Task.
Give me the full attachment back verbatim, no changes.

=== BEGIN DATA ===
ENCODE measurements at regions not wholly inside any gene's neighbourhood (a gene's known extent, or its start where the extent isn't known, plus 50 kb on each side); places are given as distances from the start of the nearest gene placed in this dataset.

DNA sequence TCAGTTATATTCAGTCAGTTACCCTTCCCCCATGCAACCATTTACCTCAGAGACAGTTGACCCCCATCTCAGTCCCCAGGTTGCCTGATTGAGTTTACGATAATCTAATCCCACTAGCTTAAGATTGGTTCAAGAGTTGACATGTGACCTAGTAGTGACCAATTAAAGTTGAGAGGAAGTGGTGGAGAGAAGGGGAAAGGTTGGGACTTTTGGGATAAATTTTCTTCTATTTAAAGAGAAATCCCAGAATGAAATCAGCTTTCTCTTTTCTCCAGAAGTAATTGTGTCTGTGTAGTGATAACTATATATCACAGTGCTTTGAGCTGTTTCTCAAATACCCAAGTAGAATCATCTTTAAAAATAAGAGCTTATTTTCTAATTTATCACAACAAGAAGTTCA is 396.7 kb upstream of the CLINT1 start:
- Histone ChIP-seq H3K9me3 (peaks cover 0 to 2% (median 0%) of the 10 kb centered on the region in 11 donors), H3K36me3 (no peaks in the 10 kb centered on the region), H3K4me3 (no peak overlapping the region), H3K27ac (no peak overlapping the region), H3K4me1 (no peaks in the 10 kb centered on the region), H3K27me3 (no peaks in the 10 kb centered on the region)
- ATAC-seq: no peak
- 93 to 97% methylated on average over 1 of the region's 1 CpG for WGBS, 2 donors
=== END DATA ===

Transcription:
ENCODE measurements at regions not wholly inside any gene's neighbourhood (a gene's known extent, or its start where the extent isn't known, plus 50 kb on each side); places are given as distances from the start of the nearest gene placed in this dataset.

DNA sequence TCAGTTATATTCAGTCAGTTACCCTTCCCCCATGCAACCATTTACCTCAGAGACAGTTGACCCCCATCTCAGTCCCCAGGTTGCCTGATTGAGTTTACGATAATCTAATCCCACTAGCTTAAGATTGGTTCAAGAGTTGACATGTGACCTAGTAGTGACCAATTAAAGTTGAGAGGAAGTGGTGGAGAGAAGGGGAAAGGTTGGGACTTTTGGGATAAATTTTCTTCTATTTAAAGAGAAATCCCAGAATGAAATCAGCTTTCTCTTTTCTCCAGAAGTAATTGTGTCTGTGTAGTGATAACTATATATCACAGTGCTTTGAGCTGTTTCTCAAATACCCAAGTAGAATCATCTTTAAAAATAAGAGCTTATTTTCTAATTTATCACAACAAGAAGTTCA is 396.7 kb upstream of the CLINT1 start:
- Histone ChIP-seq H3K9me3 (peaks cover 0 to 2% (median 0%) of the 10 kb centered on the region in 11 donors), H3K36me3 (no peaks in the 10 kb centered on the region), H3K4me3 (no peak overlapping the region), H3K27ac (no peak overlapping the region), H3K4me1 (no peaks in the 10 kb centered on the region), H3K27me3 (no peaks in the 10 kb centered on the region)
- ATAC-seq: no peak
- 93 to 97% methylated on average over 1 of the region's 1 CpG for WGBS, 2 donors